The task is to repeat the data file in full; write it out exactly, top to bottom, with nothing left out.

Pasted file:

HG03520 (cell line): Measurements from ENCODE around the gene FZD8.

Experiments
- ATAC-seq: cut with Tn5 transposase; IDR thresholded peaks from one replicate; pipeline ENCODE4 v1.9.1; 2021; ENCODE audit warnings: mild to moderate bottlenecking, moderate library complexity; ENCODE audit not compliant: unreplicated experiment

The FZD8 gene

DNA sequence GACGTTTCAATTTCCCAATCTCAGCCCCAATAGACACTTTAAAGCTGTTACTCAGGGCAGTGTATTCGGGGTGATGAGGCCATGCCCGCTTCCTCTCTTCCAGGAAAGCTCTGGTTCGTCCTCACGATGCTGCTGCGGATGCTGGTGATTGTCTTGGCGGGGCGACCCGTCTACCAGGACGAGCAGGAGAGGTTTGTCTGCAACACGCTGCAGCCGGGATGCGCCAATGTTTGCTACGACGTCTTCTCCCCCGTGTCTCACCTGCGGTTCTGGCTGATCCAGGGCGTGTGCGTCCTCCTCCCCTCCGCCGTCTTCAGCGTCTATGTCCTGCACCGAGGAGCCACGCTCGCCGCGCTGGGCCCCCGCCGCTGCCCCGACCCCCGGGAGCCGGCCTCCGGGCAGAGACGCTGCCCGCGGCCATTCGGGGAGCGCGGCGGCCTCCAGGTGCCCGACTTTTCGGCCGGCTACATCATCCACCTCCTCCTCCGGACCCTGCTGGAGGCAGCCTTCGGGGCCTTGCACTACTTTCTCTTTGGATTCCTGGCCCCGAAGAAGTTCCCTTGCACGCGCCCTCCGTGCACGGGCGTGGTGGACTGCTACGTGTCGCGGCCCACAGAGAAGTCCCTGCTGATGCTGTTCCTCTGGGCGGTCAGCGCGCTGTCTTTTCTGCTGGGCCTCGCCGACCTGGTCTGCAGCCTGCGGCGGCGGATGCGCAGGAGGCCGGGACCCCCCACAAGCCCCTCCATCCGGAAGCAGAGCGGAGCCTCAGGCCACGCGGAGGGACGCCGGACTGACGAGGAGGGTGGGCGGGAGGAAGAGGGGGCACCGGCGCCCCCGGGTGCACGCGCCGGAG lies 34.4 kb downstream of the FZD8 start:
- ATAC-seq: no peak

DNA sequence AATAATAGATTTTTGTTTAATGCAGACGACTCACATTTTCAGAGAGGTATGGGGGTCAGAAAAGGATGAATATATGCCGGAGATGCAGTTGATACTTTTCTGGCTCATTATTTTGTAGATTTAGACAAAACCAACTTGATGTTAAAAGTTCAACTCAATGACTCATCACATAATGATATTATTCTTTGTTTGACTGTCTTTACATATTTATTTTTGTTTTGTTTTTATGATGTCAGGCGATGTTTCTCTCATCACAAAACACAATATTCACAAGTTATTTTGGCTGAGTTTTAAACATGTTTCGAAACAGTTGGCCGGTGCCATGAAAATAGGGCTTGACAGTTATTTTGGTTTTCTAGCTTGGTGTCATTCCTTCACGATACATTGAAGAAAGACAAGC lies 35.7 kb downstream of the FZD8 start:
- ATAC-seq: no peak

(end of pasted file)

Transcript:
HG03520 (cell line): Measurements from ENCODE around the gene FZD8.

Experiments
- ATAC-seq: cut with Tn5 transposase; IDR thresholded peaks from one replicate; pipeline ENCODE4 v1.9.1; 2021; ENCODE audit warnings: mild to moderate bottlenecking, moderate library complexity; ENCODE audit not compliant: unreplicated experiment

The FZD8 gene

DNA sequence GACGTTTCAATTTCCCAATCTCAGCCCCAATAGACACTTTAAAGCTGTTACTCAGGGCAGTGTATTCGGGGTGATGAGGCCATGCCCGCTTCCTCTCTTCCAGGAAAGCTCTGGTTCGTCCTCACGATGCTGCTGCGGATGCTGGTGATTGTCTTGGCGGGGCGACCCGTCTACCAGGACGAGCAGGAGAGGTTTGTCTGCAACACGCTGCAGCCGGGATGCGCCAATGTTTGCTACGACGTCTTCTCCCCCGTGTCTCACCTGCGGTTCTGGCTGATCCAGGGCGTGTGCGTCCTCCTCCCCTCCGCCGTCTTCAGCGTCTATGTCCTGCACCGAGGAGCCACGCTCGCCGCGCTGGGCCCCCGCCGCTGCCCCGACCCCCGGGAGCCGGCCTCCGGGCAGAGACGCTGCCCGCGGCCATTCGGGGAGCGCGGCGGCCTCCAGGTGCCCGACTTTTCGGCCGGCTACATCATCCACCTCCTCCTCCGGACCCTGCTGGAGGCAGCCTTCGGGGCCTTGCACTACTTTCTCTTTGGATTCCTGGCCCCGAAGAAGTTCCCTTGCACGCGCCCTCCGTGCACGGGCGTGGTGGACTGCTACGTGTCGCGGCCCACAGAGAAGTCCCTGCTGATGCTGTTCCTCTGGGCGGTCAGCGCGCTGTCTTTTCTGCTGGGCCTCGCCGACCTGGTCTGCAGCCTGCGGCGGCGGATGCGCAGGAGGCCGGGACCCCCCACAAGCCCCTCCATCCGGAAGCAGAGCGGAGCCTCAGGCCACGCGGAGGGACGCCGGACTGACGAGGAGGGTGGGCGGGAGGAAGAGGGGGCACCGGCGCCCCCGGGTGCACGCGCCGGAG lies 34.4 kb downstream of the FZD8 start:
- ATAC-seq: no peak

DNA sequence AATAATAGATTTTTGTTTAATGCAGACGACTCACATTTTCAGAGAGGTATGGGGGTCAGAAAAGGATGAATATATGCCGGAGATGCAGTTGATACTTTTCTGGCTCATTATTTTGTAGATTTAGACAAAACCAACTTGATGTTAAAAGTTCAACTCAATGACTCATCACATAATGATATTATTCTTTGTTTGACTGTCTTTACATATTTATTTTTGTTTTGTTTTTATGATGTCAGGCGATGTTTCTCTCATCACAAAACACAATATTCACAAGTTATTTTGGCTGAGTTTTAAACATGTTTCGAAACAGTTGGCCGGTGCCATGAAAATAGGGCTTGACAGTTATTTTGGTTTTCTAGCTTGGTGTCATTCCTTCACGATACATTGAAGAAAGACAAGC lies 35.7 kb downstream of the FZD8 start:
- ATAC-seq: no peak